Rembrandt

By Patrick

Art dealer Larry Salander tried to create a new market for old-master and Renaissance art and failed spectacularly:

It was an intriguing idea, but it left him in ruin. On the opening evening of a show he hoped would electrify the market, angry investors closed down his multimillion-dollar gallery. A restraining order prevented Salander from entering the gallery or selling art anywhere in the world. He now faces a criminal investigation and lawsuits from investors who say they were abused, collectors who say they didn’t get what they paid for, and artists who say they never got paid. He could be upwards of $100 million in debt. As our lunch filled the afternoon, Salander spoke for the first time about his plan to rescue the art world from bad taste, and how it ultimately destroyed him.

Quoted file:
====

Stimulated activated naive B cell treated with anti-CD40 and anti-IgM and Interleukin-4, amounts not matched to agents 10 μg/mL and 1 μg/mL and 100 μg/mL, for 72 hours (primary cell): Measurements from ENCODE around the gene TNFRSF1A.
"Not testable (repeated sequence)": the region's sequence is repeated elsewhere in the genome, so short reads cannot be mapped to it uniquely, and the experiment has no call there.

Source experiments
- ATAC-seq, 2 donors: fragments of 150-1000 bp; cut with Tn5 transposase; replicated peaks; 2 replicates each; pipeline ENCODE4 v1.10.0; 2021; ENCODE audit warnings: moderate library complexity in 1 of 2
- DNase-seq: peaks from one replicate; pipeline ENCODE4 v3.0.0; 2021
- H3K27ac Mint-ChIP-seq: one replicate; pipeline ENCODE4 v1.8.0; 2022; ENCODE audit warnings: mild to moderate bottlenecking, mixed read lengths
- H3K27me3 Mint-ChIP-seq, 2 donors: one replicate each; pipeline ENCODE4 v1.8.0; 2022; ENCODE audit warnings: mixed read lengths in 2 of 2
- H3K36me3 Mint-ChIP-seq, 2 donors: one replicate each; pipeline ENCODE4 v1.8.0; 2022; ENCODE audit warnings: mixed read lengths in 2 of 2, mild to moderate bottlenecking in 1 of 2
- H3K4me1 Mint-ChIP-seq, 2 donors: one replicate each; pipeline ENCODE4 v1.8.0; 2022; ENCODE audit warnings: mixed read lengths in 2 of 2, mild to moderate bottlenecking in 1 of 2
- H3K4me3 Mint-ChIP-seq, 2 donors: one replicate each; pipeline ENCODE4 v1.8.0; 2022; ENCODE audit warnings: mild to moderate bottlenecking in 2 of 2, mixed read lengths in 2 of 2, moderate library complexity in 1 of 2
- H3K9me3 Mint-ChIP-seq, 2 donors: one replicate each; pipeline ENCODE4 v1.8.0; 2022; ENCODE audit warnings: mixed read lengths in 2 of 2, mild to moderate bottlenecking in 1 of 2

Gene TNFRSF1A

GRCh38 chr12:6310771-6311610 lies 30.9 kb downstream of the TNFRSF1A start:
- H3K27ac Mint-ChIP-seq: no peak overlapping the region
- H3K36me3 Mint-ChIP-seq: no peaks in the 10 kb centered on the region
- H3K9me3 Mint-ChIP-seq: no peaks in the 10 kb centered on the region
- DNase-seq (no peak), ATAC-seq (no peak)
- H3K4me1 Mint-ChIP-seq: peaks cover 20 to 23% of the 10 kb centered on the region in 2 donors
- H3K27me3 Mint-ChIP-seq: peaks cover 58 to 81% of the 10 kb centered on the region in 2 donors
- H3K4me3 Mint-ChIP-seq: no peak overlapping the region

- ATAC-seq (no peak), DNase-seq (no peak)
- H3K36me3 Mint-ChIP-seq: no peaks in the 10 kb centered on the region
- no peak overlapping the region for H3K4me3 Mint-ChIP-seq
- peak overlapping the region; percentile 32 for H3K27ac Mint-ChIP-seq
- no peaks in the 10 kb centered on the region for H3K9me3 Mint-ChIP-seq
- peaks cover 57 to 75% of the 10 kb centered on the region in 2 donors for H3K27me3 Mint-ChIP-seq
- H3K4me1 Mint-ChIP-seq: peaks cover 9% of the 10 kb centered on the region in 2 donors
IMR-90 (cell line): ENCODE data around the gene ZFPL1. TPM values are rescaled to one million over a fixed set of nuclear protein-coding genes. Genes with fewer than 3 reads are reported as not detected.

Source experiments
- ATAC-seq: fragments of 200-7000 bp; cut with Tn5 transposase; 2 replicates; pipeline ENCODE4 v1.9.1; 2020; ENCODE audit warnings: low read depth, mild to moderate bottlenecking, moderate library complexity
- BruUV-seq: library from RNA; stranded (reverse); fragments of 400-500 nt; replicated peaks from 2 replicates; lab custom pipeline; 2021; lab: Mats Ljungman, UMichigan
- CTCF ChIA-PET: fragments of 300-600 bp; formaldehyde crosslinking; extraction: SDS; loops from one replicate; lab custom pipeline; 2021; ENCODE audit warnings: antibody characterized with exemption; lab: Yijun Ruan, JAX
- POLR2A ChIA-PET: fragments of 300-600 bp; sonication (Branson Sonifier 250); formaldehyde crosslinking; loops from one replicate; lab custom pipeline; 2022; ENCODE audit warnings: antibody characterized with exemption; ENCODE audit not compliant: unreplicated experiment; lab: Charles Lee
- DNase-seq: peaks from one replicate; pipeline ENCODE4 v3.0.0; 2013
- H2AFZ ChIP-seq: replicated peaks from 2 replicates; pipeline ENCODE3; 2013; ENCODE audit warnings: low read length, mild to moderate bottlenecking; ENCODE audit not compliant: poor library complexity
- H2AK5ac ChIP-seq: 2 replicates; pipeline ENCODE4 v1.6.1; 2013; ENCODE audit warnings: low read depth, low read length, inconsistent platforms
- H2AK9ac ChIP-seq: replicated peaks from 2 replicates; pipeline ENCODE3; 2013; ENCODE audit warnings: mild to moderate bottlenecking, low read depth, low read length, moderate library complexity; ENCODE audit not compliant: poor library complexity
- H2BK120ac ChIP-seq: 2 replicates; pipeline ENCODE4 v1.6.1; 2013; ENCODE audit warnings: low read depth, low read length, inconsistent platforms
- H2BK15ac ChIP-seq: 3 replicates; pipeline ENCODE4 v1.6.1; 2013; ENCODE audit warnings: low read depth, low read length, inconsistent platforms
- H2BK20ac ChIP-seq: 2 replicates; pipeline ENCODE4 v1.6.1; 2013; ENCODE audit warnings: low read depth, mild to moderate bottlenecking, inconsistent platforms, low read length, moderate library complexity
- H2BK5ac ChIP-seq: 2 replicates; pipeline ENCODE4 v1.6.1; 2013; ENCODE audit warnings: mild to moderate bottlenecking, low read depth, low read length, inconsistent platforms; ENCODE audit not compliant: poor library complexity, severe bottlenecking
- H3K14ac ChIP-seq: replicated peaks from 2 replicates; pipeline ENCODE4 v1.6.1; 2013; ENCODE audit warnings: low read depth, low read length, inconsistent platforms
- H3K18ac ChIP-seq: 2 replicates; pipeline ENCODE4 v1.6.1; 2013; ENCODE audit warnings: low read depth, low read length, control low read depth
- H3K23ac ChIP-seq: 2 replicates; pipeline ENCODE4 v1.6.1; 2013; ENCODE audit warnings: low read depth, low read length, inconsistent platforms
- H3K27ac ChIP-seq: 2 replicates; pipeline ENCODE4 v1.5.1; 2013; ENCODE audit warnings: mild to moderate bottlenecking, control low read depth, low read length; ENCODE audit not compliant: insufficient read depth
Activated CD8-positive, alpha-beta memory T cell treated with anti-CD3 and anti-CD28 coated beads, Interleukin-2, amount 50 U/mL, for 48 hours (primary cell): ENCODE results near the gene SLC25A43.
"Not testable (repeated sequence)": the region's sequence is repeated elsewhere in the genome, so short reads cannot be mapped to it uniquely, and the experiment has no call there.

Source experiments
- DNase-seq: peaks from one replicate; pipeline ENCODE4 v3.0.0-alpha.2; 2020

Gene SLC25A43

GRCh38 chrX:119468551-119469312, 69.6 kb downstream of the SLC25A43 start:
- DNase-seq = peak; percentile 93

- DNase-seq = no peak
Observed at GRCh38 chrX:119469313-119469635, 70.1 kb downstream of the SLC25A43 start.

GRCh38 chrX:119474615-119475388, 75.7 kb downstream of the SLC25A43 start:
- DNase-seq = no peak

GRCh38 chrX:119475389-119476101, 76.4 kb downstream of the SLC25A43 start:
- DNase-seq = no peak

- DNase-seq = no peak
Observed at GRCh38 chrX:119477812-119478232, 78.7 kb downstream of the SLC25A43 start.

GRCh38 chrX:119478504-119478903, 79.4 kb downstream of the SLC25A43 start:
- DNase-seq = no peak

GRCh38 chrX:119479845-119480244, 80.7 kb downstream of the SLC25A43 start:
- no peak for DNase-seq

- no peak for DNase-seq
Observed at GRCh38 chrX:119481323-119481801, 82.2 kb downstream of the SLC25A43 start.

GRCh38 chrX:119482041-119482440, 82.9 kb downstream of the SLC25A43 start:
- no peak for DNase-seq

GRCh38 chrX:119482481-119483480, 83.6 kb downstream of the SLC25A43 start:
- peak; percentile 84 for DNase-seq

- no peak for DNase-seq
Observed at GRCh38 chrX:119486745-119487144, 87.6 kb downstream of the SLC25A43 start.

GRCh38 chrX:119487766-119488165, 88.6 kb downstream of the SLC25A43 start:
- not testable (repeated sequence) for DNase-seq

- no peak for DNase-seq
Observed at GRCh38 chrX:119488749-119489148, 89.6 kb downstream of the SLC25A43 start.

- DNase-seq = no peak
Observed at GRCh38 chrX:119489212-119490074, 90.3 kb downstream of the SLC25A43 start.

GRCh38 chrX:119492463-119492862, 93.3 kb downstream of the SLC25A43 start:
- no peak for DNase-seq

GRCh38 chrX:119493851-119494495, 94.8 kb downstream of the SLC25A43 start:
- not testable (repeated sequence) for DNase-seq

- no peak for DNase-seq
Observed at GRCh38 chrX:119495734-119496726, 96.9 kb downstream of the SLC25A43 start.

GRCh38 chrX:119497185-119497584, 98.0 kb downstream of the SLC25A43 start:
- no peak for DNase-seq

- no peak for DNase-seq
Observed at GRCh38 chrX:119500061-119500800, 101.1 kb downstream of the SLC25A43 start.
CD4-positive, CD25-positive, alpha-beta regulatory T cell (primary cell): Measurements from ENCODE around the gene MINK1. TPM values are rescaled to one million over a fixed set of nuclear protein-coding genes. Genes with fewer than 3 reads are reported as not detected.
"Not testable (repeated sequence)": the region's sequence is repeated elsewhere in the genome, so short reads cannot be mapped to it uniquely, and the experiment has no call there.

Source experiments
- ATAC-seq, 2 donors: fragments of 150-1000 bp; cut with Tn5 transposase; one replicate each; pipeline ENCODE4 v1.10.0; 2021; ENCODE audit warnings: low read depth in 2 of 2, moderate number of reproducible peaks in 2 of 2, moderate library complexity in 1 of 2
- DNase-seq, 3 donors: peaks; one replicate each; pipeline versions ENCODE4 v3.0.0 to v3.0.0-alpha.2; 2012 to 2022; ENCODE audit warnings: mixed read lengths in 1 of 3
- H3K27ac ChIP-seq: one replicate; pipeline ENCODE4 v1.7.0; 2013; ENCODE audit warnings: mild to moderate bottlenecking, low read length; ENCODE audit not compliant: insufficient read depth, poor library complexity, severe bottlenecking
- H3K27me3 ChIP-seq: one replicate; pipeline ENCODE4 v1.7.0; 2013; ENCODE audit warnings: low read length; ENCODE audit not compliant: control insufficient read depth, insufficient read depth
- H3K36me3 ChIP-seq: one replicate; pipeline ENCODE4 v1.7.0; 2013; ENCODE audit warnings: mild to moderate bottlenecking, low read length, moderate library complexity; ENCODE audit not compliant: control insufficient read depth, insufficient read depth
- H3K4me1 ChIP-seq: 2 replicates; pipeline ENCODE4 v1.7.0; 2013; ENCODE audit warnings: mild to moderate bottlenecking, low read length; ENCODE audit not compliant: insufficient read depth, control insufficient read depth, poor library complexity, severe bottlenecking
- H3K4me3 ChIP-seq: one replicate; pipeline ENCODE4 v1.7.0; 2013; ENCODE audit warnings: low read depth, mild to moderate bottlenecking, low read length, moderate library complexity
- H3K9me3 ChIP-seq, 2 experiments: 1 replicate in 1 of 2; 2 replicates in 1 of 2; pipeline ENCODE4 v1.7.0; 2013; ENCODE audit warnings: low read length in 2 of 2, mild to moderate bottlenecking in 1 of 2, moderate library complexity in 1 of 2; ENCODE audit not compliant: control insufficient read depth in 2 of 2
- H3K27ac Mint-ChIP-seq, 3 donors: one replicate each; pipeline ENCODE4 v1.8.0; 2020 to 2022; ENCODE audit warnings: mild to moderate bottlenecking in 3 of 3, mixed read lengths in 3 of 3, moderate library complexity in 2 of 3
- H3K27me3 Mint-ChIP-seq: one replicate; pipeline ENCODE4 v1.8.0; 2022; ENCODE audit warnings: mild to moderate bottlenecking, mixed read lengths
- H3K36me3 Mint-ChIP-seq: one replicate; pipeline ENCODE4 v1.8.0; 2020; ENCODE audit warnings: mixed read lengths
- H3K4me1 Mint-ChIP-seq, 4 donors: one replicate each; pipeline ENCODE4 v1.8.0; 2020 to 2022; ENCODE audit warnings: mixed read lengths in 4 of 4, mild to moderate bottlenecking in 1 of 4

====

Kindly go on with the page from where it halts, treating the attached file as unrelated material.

I don't have a lot of sympathy for those who bemoan contemporary art and seek a return to the old-masters. Appreciating formalism is one thing; crusading against contemporary art in order to correct an alleged cultural imbalance is something else entirely. When you buy a piece of art from a living artist you are funding her next project; you are allowing her to continue with her work. What does it matter to Rembrandt how much his painting sells for?

(Hat tip: James Panero. Image via James Groves.)

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